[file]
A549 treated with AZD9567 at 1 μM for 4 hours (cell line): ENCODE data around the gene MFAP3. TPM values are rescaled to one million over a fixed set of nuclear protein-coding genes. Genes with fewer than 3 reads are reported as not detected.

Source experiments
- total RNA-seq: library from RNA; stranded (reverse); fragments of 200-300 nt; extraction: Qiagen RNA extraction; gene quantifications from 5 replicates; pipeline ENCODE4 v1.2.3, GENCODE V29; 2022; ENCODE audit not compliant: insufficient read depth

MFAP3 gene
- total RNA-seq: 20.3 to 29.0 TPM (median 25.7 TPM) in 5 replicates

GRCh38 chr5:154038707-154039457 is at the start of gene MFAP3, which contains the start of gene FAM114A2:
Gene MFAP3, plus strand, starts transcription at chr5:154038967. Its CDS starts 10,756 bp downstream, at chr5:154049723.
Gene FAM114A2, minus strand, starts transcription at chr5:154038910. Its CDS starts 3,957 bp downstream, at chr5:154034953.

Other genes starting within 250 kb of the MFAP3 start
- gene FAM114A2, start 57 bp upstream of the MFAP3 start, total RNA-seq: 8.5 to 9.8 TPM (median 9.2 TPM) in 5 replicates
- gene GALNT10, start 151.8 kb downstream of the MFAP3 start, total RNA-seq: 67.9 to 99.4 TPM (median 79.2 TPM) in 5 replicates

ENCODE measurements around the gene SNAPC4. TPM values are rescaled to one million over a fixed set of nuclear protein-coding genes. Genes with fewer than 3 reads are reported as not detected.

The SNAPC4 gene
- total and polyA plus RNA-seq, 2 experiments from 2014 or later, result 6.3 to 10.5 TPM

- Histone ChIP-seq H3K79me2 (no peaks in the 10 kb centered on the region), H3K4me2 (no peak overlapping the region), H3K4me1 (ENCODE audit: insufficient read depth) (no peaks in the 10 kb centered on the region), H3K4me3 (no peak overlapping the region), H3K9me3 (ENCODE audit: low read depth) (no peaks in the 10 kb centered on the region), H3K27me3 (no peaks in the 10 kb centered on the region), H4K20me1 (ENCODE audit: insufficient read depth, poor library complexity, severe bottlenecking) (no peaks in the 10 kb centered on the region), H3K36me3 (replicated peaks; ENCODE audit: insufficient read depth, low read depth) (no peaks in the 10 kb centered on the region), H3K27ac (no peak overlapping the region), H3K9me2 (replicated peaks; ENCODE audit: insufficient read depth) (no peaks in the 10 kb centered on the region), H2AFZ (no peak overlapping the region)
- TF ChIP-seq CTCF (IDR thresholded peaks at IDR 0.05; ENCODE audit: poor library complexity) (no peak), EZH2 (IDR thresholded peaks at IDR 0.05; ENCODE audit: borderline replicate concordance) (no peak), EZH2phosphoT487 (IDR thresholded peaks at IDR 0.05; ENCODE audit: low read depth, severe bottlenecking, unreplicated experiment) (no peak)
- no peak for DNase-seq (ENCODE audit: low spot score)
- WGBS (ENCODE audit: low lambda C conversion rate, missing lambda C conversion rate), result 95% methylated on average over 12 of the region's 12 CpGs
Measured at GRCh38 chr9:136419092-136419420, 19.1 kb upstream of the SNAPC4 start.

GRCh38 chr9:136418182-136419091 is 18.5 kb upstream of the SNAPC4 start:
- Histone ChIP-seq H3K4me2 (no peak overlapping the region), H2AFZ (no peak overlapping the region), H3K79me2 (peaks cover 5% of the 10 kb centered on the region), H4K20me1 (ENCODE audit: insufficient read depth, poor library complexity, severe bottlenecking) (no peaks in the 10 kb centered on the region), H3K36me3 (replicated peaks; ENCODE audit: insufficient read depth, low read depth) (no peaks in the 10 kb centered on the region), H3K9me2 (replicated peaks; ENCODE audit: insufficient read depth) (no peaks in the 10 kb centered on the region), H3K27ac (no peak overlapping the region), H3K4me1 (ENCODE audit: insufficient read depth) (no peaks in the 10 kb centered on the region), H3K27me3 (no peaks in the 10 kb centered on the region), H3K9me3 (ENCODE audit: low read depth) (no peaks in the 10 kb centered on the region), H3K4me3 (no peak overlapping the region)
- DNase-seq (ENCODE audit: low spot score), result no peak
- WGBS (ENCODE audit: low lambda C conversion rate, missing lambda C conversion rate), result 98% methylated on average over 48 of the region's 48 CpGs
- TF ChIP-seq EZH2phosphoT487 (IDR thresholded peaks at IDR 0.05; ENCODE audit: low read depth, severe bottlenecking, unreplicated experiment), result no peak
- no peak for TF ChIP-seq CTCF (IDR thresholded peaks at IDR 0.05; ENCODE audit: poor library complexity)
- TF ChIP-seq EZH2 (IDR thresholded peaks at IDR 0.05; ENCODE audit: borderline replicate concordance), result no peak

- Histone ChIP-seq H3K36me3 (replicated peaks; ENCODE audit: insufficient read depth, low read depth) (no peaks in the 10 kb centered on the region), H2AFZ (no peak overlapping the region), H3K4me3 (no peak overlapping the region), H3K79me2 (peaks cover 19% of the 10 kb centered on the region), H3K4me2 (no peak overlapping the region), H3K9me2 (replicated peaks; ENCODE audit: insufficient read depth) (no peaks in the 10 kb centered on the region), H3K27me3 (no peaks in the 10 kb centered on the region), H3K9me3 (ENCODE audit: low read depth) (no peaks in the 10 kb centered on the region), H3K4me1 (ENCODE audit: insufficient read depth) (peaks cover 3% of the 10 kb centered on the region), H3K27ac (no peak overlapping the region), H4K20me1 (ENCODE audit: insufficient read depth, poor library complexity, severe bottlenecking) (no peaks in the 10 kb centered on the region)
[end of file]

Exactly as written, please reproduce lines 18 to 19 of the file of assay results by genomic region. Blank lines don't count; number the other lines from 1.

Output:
- WGBS (ENCODE audit: low lambda C conversion rate, missing lambda C conversion rate), result 95% methylated on average over 12 of the region's 12 CpGs
Measured at GRCh38 chr9:136419092-136419420, 19.1 kb upstream of the SNAPC4 start.